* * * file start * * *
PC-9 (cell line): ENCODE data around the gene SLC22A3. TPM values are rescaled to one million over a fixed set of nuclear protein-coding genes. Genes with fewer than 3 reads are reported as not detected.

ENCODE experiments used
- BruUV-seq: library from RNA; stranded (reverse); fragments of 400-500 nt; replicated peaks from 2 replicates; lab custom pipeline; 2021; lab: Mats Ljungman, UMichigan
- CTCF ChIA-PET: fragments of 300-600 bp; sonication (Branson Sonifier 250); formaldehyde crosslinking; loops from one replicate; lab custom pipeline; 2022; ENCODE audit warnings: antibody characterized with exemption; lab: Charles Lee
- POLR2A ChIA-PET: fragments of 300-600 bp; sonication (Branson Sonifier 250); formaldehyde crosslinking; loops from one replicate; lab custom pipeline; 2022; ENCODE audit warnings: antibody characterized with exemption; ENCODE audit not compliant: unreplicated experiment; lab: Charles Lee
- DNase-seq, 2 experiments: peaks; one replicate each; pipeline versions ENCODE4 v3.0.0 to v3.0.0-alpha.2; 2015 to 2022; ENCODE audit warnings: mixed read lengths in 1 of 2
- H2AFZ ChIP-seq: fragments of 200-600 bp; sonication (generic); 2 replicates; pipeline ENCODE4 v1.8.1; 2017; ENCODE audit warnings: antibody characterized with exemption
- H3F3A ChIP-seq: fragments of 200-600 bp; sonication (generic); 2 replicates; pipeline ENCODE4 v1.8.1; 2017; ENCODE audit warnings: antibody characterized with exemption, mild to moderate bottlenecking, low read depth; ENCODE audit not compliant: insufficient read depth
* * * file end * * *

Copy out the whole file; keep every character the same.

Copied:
PC-9 (cell line): ENCODE data around the gene SLC22A3. TPM values are rescaled to one million over a fixed set of nuclear protein-coding genes. Genes with fewer than 3 reads are reported as not detected.

ENCODE experiments used
- BruUV-seq: library from RNA; stranded (reverse); fragments of 400-500 nt; replicated peaks from 2 replicates; lab custom pipeline; 2021; lab: Mats Ljungman, UMichigan
- CTCF ChIA-PET: fragments of 300-600 bp; sonication (Branson Sonifier 250); formaldehyde crosslinking; loops from one replicate; lab custom pipeline; 2022; ENCODE audit warnings: antibody characterized with exemption; lab: Charles Lee
- POLR2A ChIA-PET: fragments of 300-600 bp; sonication (Branson Sonifier 250); formaldehyde crosslinking; loops from one replicate; lab custom pipeline; 2022; ENCODE audit warnings: antibody characterized with exemption; ENCODE audit not compliant: unreplicated experiment; lab: Charles Lee
- DNase-seq, 2 experiments: peaks; one replicate each; pipeline versions ENCODE4 v3.0.0 to v3.0.0-alpha.2; 2015 to 2022; ENCODE audit warnings: mixed read lengths in 1 of 2
- H2AFZ ChIP-seq: fragments of 200-600 bp; sonication (generic); 2 replicates; pipeline ENCODE4 v1.8.1; 2017; ENCODE audit warnings: antibody characterized with exemption
- H3F3A ChIP-seq: fragments of 200-600 bp; sonication (generic); 2 replicates; pipeline ENCODE4 v1.8.1; 2017; ENCODE audit warnings: antibody characterized with exemption, mild to moderate bottlenecking, low read depth; ENCODE audit not compliant: insufficient read depth